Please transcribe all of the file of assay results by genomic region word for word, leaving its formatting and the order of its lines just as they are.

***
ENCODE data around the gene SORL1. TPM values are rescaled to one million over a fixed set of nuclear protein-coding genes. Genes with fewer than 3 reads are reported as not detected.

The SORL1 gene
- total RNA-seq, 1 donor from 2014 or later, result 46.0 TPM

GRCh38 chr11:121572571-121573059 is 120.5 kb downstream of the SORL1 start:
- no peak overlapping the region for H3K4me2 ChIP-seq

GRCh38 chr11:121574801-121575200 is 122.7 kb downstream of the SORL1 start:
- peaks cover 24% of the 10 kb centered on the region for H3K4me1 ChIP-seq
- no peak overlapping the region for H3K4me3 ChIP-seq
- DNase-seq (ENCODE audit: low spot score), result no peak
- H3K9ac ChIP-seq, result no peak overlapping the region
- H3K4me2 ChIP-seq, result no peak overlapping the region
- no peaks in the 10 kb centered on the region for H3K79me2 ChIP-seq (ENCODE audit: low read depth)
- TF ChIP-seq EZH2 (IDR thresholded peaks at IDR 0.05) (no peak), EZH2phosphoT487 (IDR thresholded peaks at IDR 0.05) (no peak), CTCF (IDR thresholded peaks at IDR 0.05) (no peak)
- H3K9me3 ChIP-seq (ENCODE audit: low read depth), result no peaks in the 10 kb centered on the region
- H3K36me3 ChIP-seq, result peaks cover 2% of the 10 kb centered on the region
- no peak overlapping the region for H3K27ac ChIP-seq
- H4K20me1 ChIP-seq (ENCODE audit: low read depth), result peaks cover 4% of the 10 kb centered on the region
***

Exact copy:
ENCODE data around the gene SORL1. TPM values are rescaled to one million over a fixed set of nuclear protein-coding genes. Genes with fewer than 3 reads are reported as not detected.

The SORL1 gene
- total RNA-seq, 1 donor from 2014 or later, result 46.0 TPM

GRCh38 chr11:121572571-121573059 is 120.5 kb downstream of the SORL1 start:
- no peak overlapping the region for H3K4me2 ChIP-seq

GRCh38 chr11:121574801-121575200 is 122.7 kb downstream of the SORL1 start:
- peaks cover 24% of the 10 kb centered on the region for H3K4me1 ChIP-seq
- no peak overlapping the region for H3K4me3 ChIP-seq
- DNase-seq (ENCODE audit: low spot score), result no peak
- H3K9ac ChIP-seq, result no peak overlapping the region
- H3K4me2 ChIP-seq, result no peak overlapping the region
- no peaks in the 10 kb centered on the region for H3K79me2 ChIP-seq (ENCODE audit: low read depth)
- TF ChIP-seq EZH2 (IDR thresholded peaks at IDR 0.05) (no peak), EZH2phosphoT487 (IDR thresholded peaks at IDR 0.05) (no peak), CTCF (IDR thresholded peaks at IDR 0.05) (no peak)
- H3K9me3 ChIP-seq (ENCODE audit: low read depth), result no peaks in the 10 kb centered on the region
- H3K36me3 ChIP-seq, result peaks cover 2% of the 10 kb centered on the region
- no peak overlapping the region for H3K27ac ChIP-seq
- H4K20me1 ChIP-seq (ENCODE audit: low read depth), result peaks cover 4% of the 10 kb centered on the region